In order to have full right over an invention, the law requires that the patent applicant particularly points out and distinctly claim that the subject matter which the inventors consider his or her invention. Any patent or patent application considers a variety of different section that contains different information. Only the patent claims give the exclusive right granted to the patent applicant, rest patent is there to facilitate understanding of the claimed invention. 35 USC 112 requires that the applicant shall particularly point out and distinctly claim the subject matter which he or she regards as his or her invention.

Original Claims

It is mandatory to fully disclose your invention or give full or complete specification in the initial filing with the patent office. Rearranging of the patent application is allowed but the addition of new material is not allowed. As per the Patent Law Treaty Implementation Act, patent claims, and drawings are no longer required in order to obtain a filing date of the non-provisional patent application. While patent claims can always be added to an application if the original disclosure was filed with the supported claims. Drawings are almost always going to be required and add drawing later will be difficult if not completely impossible because drawing invariably convey more than the textual description drawing. These original claims can support themselves, meaning claims are considered a part of the larger, overall disclosure.

Having claims present at the time of filing helps ensure that at least what you are claiming has sufficiently been disclosed in the patent application. Originally filed claims need not be exhaustive. Through prosecution, patent claims can be amended and even added, provided of course the initial disclosure is broad enough to cover the added or amended matter. Therefore, when drafting a patent application it is good practice to spend time drafting quality claims. Do not simply rely on your ability to add claims later because invariably you will wind up wanting to at some point add claims or elements thereof that are not described in the specification. Include enough claims with the initial filing to cover the invention and important variations.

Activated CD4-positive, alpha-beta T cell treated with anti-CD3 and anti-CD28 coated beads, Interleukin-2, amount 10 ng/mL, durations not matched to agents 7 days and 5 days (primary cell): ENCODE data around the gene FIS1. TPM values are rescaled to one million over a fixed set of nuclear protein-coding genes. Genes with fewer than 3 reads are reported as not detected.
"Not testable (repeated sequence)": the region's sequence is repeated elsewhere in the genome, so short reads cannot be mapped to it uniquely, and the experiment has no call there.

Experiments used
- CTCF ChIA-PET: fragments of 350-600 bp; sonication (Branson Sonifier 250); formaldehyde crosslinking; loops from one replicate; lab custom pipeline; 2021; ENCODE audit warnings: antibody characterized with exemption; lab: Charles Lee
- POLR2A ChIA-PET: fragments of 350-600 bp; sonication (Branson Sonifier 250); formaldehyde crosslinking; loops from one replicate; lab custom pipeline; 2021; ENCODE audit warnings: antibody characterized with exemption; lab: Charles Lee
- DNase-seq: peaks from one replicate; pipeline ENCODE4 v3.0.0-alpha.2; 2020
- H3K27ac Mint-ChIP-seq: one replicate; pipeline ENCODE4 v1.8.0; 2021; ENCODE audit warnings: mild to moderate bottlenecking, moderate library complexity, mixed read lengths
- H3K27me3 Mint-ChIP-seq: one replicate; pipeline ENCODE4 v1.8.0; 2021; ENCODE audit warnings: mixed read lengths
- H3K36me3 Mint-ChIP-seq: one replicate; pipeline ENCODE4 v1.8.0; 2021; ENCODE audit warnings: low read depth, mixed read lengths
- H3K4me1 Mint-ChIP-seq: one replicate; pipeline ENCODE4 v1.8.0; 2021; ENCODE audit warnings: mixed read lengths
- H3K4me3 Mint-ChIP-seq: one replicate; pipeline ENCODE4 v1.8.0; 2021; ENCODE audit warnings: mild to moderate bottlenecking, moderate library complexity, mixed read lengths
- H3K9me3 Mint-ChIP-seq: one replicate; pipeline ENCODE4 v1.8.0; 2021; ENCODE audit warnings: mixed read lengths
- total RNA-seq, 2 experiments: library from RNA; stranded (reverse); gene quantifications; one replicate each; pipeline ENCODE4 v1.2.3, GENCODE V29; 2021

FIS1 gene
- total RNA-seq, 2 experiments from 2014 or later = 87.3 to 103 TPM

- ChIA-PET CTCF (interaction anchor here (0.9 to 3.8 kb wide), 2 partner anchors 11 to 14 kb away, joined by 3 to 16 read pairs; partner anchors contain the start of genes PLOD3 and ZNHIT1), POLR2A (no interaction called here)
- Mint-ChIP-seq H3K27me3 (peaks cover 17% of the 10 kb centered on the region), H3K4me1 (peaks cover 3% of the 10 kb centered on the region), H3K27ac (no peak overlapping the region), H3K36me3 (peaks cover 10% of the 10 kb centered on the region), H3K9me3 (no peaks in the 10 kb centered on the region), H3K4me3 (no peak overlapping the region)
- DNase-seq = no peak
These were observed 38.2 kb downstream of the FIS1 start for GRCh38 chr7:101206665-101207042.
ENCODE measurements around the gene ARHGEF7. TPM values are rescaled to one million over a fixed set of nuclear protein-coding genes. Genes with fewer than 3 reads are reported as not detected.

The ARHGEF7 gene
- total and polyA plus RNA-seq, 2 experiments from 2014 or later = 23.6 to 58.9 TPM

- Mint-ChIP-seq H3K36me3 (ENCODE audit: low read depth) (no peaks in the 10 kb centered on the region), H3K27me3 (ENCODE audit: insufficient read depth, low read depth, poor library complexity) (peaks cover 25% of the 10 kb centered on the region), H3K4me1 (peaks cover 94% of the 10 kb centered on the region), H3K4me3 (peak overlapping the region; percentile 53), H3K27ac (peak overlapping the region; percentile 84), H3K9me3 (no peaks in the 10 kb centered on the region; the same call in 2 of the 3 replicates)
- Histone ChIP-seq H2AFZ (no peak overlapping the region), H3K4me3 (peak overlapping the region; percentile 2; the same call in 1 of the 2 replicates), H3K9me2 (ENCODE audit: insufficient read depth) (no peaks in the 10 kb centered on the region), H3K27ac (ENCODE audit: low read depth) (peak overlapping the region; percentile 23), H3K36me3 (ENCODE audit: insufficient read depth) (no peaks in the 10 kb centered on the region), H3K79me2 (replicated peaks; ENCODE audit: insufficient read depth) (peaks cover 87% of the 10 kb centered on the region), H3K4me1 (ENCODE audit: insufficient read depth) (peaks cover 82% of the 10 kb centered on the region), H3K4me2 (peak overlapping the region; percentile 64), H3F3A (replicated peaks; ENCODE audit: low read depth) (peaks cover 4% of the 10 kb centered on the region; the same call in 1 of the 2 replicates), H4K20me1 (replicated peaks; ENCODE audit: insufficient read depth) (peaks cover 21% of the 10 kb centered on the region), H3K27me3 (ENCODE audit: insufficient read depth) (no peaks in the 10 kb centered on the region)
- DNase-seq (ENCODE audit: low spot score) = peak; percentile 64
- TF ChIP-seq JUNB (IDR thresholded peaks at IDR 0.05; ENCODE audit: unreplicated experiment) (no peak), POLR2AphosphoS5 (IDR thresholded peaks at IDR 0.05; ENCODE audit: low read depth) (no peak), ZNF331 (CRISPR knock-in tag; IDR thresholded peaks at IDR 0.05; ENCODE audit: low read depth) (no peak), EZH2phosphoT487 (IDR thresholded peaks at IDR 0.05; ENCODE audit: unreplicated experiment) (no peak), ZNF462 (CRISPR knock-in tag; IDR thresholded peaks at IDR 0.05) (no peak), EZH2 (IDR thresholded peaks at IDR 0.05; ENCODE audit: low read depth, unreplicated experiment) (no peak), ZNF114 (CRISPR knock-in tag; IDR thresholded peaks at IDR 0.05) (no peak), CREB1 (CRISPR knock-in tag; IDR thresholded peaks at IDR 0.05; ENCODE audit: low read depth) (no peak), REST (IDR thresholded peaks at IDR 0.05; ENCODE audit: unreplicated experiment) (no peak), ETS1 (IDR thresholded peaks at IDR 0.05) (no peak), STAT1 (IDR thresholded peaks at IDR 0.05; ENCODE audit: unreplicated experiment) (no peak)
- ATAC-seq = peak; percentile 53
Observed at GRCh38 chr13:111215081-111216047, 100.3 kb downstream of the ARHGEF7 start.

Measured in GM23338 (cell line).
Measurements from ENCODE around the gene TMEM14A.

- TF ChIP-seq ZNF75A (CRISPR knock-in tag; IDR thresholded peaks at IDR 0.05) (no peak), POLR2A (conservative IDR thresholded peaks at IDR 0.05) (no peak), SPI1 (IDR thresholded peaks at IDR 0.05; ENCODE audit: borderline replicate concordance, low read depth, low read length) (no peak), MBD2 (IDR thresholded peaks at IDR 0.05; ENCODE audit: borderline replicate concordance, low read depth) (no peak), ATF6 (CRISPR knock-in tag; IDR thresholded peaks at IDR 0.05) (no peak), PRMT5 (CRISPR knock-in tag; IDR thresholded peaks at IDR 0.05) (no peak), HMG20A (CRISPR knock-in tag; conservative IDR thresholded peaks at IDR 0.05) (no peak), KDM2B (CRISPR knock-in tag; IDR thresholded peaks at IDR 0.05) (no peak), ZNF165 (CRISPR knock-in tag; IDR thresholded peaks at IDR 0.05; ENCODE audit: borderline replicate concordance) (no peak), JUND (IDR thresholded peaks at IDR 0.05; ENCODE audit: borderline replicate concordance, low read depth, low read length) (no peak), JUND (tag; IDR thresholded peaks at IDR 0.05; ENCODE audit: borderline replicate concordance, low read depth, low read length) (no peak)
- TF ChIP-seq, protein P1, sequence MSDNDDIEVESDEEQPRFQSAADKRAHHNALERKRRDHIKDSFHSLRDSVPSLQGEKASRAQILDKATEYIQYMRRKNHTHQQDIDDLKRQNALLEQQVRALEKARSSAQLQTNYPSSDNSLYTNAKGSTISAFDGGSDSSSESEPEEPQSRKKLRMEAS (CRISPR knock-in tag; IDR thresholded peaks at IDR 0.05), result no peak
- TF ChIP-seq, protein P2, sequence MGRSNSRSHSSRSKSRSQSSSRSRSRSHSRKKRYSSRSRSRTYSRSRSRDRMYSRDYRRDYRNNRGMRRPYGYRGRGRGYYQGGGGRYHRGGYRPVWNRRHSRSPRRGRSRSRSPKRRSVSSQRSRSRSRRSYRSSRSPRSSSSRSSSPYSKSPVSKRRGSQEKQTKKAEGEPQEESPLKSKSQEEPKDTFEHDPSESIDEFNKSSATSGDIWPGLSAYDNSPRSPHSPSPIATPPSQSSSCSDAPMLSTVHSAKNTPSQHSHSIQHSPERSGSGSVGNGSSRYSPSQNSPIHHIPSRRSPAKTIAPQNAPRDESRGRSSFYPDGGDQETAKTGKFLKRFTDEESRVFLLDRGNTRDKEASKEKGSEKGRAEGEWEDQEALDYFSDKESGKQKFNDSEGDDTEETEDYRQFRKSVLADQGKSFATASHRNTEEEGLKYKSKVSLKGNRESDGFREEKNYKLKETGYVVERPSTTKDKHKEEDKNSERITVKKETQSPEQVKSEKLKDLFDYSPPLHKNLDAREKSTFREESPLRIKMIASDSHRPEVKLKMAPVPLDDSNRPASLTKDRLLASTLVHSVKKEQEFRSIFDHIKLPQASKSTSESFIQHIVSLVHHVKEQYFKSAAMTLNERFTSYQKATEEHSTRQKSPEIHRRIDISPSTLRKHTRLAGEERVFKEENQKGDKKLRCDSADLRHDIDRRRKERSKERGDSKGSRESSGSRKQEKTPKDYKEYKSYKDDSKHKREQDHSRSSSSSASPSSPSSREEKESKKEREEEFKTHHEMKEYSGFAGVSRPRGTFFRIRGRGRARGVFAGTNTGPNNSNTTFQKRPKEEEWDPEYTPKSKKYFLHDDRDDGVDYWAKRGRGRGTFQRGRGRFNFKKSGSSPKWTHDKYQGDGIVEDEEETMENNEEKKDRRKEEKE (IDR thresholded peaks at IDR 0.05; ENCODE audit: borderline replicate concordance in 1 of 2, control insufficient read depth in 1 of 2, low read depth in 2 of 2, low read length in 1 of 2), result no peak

Forms of Claims

The claims or claim must commence on a separate sheet and should appear after the detailed description of the invention. While there is no set statutory form for a claim. The present practice in the patent office is to insist that each claim in patent office is to insist each claim must be the object of a sentence starting with “I claim,” “The invention claimed is”, or the substantial equivalent thereof. Each claim must begin with a capital letter and end with a period. A period may not be used elsewhere in the claim except for abbreviation. What this means is that each claim can be only one sentence. This is regardless of how tortured the sentence structure is and how incomprehensible the sentence may be to those not trained in patent claim drafting. Where a claim sets forth a plurality of elements or steps, each element or step of the claim can be separated by a line indentation.

Reference characters corresponding to elements recited in the detailed description and the drawings may be used in conjunction with the recitation of the same element or group of elements in the claims. The reference characters, however, should be enclosed in parentheses so as to avoid confusion with other numbers or characters which may appear in the claims.

Claim Arrangement and Understanding

Claims should preferrably be arranged in order of scope so that the first claim presented is the broadest. All dependent claim should be grouped together with the claim or claims to which they refer to the extent practicable. Similarly, product or process claims should be separately grouped. Such arrangements are the purpose of facilitating classification and examination.  Failure to arrange claims in the desired sequence is certainly not fatal. The examiner who sees an inappropriate arrangement will issue an objection. The refusal to grant claims because the subject matter as claimed is considered unpatentable is called “rejection”. If the form of claim is improper, an “objection” is made. The practical difference between a rejection and objection is that a rejection involves merit of a claim is subject to view under PTAB, while an objection, if persistent, may be reviewed only by way of petition to the Commissioner. If the rejection and objection are for the same reason an appeal can be taken to the Board.

Independent Claims

An independent claim is a stand-alone claim that contains a preamble and all of the elements necessary to define the invention. There are three types of independent claims: (1) a claim for a “thing,” such as a composition of matter, machine, apparatus or device; (2) a claim for a method of making a “thing”; and (3) a claim for a method of using a “thing.”

Dependent Claims

Claims that refer back to and further limit another claim, are called dependent claim. Dependent claims incorporate by reference each of the limitation of the claim from which they depend. Because dependent claims incorporate by reference each of the limitation of the claims form which they depend they are easy to write. Additionally, dependent claims are used in every application because of additional fee charges at the patent office if the application has more than one dependent claim. Most patent applications have few dependent claims.